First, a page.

How did the universe begin? What is space made of? What is dark energy? These are the questions being answered by the scientists working at the South Pole Telescope (SPT) in Antarctica.
Originally constructed in 2007, the SPT is a 10-meter diameter telescope – the largest ever built at the South Pole. It is dedicated to understanding the fundamental physics of the universe by capturing images of the cosmic microwave background (CMB).
SPT is a collaboration of over 20 universities and laboratories, each bringing their own specialty to the table. Physicists from Argonne National Laboratory – a U.S. Department of Energy research facility with close ties to the University of Chicago- are tasked with developing and updating the camera technology in the telescope every three to six years.
Argonne Physicist Clarence Chang, who works on superconducting technology for SPT, explained about how the CMB came to be and why it is important. At the beginning of the universe, everything existed in a very hot, dense and uniform state. However, as the universe expanded, it also cooled and became transparent. This meant that photons stopped interacting with the material of the universe. These photons then became residual evidence of the early universe, forming what is now called the cosmic microwave background. By studying the properties of the photons, scientists can learn both about the timeline after The Big Bang and the current makeup of the universe.
The camera technology in the SPT is critical to this ability. Chang said, “These photons are basically impossible to detect, say, using the cameras in your cell phone. In fact, there are no commercial detectors that can mesh through these photons with the sensitivity that we do.”
The subtleties and purpose of the camera technology change with each upgrade. The earliest SPT camera, created at The University of California Berkeley, was designed to track the brightness of the cosmic microwave background at different points in the sky. This technique was aimed at detecting galaxy clusters, which would appear as darker splotches in the CMB.
Now, SPT can detect gravitational forces interacting with the photons to find remaining clusters. Lindsey Bleem, an Argonne physicist specializing in galaxy cluster data collection, describes this method: “We could find these massive clusters and these signatures independent of how far away they are, which is basically allowing us to track the formation of these really massive structures across the entire age of the universe of which they can form.”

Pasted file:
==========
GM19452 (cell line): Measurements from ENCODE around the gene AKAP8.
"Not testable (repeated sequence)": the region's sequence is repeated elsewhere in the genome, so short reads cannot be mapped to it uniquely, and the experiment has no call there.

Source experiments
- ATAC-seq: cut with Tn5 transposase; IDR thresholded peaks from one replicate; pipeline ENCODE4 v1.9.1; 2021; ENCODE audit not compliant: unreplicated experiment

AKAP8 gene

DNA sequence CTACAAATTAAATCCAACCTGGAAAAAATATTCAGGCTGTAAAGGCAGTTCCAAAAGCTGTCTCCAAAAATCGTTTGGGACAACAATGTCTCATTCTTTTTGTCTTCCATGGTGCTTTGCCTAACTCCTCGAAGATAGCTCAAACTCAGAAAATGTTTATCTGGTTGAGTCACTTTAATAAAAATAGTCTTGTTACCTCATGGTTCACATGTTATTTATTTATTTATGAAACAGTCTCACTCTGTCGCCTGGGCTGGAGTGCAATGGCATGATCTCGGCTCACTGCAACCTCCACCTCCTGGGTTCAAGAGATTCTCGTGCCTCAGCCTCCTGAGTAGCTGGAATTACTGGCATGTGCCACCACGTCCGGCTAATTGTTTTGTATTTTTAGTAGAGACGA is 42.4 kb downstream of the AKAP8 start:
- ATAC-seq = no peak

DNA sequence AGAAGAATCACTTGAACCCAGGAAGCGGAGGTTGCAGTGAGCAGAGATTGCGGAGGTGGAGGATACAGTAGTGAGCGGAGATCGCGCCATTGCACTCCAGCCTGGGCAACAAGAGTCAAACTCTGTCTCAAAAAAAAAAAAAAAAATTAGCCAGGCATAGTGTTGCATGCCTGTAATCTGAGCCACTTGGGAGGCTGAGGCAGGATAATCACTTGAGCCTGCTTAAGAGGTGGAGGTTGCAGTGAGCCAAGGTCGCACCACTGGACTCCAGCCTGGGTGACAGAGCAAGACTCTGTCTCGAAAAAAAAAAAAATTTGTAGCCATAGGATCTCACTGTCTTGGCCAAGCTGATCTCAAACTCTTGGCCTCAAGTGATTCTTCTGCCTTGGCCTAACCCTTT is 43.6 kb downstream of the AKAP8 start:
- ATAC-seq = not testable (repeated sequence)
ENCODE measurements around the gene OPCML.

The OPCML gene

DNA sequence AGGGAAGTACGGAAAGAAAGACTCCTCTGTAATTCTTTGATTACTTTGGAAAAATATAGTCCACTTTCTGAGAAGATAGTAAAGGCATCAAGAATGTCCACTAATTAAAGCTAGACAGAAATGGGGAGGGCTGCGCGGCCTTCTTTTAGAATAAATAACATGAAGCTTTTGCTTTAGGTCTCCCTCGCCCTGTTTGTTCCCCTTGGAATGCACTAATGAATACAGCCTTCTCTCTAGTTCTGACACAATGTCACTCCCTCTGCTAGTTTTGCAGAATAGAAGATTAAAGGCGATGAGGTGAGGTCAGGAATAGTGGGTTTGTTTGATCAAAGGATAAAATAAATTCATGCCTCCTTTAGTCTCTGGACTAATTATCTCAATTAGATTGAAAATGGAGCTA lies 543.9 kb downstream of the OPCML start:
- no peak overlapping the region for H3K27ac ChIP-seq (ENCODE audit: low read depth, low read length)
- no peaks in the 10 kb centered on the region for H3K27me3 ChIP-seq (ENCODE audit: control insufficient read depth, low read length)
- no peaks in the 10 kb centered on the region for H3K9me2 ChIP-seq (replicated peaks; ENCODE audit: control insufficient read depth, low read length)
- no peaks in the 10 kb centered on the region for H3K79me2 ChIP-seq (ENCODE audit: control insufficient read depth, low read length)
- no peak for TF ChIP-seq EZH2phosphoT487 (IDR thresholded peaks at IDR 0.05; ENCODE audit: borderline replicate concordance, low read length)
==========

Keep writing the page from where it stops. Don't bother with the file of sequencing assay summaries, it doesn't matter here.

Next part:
The second SPT camera, jointly developed by Argonne National Laboratory and NIST Lab in Boulder, introduced polarization technology, which allowed SPT to look for evidence of the Theory of Inflation. This is different from the Big Bang Theory – the current model for the origin of the universe – which claims that the universe was born from an explosion, then after a series of chain reactions, expanded steadily over time. Instead, the Theory of Inflation challenges this model by proposing that rather than steadily expanding over time, the universe underwent a period of rapid cosmic acceleration immediately following the Big Bang. “A byproduct of that is gravitational waves into the universe. And those gravitational waves then generate a particular signal of the polarization of the cosmic microwave background,” Chang said.
According to Bleem, given the sensitive nature of SPT’s measurements, even the slightest interference from the atmosphere around the telescope could alter results. This is what makes the South Pole the perfect place for cosmic observation. The camera operates at extremely low temperatures (300 millikelvin), which limits the possible locations for data collection.
“One of the huge advantages of going to Antarctica is that when the sun sets for that six month period, you get this really incredibly stable atmosphere, which makes it a higher quality atmosphere at millimeter wavelengths, so you don't get a lot of agitation of water molecules, which add a lot of noise to our data,” said Bleem.
Scientists work on a seasonal rotation, so everyone can experience the eerie isolation of observing the cosmos from the bottom of the world. As Bleem puts it, “You’re just seeing them raw off the telescope. ‘I’m the first person who’s ever seen this.’ It is really a lot of fun.”
The South Pole Telescope is still collecting data and continues to explore cosmology’s frontiers, including dark energy, neutrinos, and black holes. Though physicists have made remarkable progress researching the beginning of the universe, many scientists still have questions.
“We have this lengthy period in our cosmic history we haven't been able to take a picture of, and we can guess, because we can see what the before times are, and what the after times are, but we’re sort of interpolating the middle… a lot of really hard problems that require creative people to solve,” Bleem said.